The Lagos Chamber of Commerce and Industry (LCCI) has warned against the passage of the Nigeria Postal Commission Bill in its current form, saying such was capable of jeopardising about N300 billion investments in the courier services business.
Director General of LCCI, Mr. Muda Yusuf, while cautioning against the anti-investor friendly bill, said it negates the Ease of Doing Business agenda of the Federal Government and not in consonance with the fundamental principles of the Economic Recovery and Growth Plan (ERGP), which seeks to promote and incentivise private sector investment.
LCCI equally raised the alarm that the passage of the bill in its current form will put over 100,000 jobs in the courier sector at risk, adding that this would further worsen the country’s risk rating as the country is already grappling with enormous perception problems by investors.
LCCI maintained that the bill, which is currently before the National Assembly and has been passed by the Senate, while also awaiting concurrence by the House of Representatives, should be halted and the hurtful provisions expunged.
LCCI pointed out that it was particularly worried about some provisions of the bill, which included imposition of an annual levy of 2.5 per cent of the turnover of courier companies to be paid to the proposed Postal Services Commission (PSC); powers conferred on the proposed PSC to fix rates for courier services and monopoly privilege conferred on the Nigerian Postal Service for delivery of items weighing 1 kilogramme and below.
‘‘All these provisions are not consistent with the espoused commitment of the National Assembly to private sector development, which was affirmed by the Senate President, Dr. Bukola Saraki, at the inauguration of the National Assembly Business Environment Roundtable (NASSBER) in March 2016.
“No sector of the Nigerian economy is subjected to such anarduous regulatory provision. We request that the bill be urgently reviewed by the National Assembly in the interest of economic progress and the welfare of citizens,’’ LCCI advised.
The chamber said overregulation of any sector of the economy will not serve the best interest of the Nigerian economy and would undermine the capacity of investors to create jobs. Section 39(2)(e) requires licensees to contribute 2.5 per cent of their turnover to the commission’s fund.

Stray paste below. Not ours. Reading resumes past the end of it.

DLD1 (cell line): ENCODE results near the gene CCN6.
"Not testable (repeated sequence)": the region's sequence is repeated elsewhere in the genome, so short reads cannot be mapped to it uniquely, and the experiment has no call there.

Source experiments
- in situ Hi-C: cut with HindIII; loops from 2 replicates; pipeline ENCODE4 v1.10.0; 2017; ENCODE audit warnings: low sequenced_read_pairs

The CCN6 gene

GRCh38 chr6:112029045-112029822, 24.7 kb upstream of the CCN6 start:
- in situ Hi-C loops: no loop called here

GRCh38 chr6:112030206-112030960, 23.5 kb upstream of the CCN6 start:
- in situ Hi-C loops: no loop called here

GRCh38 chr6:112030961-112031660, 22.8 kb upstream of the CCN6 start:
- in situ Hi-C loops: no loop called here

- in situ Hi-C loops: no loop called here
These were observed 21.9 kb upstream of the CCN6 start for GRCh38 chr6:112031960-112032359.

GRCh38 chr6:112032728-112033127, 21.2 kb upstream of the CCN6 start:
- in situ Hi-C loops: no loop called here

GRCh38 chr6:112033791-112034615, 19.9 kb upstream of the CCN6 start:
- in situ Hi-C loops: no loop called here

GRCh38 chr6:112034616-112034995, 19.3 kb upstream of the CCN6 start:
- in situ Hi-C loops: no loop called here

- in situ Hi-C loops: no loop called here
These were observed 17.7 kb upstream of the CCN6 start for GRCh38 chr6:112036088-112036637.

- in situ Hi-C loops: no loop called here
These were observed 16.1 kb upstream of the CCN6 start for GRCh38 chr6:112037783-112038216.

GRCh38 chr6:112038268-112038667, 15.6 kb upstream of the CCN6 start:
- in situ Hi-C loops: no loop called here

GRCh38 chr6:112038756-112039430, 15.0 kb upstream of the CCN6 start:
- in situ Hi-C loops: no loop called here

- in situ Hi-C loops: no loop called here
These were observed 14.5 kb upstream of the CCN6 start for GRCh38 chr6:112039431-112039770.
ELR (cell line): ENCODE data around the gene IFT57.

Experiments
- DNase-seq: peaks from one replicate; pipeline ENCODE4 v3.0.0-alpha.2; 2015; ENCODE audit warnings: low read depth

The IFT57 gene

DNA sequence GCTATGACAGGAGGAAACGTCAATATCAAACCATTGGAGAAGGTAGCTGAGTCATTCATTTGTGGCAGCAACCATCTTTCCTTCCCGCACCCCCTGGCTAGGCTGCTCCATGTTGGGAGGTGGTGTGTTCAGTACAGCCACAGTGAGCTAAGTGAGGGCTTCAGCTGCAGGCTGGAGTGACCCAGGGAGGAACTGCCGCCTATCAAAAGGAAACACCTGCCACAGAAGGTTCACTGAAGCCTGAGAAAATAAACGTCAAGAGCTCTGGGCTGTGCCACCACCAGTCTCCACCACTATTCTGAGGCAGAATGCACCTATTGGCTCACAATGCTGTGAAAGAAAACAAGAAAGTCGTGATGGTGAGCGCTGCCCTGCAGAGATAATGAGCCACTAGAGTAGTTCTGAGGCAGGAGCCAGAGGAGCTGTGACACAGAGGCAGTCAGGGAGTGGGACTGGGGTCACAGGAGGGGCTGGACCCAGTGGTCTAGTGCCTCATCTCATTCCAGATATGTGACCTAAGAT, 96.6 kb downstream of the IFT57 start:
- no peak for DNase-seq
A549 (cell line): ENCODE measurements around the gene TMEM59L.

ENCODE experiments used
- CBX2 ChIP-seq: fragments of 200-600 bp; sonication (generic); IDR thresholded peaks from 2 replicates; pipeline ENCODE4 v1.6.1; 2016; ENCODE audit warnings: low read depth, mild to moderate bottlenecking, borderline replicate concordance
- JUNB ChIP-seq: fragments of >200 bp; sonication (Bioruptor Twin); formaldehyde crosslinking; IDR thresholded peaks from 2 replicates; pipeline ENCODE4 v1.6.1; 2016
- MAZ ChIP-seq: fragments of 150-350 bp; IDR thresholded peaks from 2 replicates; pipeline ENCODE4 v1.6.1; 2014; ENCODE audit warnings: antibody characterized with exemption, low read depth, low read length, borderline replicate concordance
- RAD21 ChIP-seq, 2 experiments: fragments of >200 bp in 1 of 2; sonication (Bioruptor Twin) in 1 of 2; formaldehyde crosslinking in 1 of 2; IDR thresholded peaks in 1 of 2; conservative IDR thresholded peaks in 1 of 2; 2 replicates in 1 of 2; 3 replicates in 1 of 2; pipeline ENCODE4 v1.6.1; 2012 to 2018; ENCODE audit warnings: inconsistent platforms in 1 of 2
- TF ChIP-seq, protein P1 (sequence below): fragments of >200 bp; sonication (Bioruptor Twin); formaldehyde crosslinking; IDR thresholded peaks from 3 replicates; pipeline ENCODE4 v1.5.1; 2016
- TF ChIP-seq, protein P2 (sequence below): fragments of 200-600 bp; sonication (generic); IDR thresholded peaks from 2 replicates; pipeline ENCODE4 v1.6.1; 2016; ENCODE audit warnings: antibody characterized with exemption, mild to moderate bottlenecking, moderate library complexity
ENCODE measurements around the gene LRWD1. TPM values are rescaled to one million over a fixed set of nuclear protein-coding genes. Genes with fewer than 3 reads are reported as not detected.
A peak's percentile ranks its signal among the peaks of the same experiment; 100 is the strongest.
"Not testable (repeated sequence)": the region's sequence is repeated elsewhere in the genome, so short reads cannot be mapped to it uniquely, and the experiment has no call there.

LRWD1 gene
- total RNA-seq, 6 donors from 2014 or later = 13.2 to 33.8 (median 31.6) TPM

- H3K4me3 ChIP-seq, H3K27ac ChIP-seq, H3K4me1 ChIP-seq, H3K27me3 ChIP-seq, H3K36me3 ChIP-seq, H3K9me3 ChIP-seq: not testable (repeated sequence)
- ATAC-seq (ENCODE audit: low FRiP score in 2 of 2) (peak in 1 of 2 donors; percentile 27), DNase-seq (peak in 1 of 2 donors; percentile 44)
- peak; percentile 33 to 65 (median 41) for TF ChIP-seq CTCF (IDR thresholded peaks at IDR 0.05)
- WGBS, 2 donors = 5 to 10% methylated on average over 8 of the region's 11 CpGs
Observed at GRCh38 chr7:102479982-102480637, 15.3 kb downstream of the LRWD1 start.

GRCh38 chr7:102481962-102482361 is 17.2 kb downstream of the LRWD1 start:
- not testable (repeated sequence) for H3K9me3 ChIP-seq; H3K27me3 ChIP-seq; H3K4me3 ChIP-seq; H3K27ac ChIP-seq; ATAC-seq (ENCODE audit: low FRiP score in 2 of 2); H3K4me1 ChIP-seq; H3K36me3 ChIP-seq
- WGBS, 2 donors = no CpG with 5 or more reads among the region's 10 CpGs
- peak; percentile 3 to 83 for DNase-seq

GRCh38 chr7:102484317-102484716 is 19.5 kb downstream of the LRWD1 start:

This will impose considerable burden on courier companies. This is outrageous, having regard to the numerous taxes and levies already being paid by the courier companies.
These include the company tax of 30 per cent, VAT, education tax, airport charges, FAAN charges, several taxes imposed by the states of the federation, local government charges, and signage fees of various states, amongst others.
On rates fixing, the chamber explained that the bill proposes that courier companies shall not charge any rates or tariffs unless approved by the Commission.
‘‘Section 17(2) criminalizes charging rates not approved by the Commission. This provision is a complete negation of the key principles of private enterprise, which the ERGP is seeking to promote. This would amount to an overregulation which should not happen.
Courier service is not a social service; it is a business which should allow for each player to design its business model for survival and sustainability.
Even social services such as education and health services offered by private providers are not subjected to such an overbearing pricing legislation. The best way to protect consumers is to ensure a virile competitive environment among service providers, not by fixing rates.
Rate fixing for courier companies is not only counterproductive but would stifle investment in the sector and give very adverse signals to potential investors in the economy.
‘‘Section 11 (1) of the bill states that the Public Postal Operator shall have exclusivity over the delivery of postal articles weighing up to 1 kilogramme. This is creating a monopoly situation which is inimical to private investment and in conflict with the ERGP, the Ease of Doing Business Policy of the present administration, and the interest of the citizens.
The citizens should have the freedom to choose whichever way they want to transmit their articles or any products whatsoever. The monopoly story of the defunct NITEL is instructive and dictates that such legislation should not see the light of day.
We appeal to the National Assembly to expunge the disturbing provisions highlighted above before progressing with the consideration of the bill,’’ LCCI stated.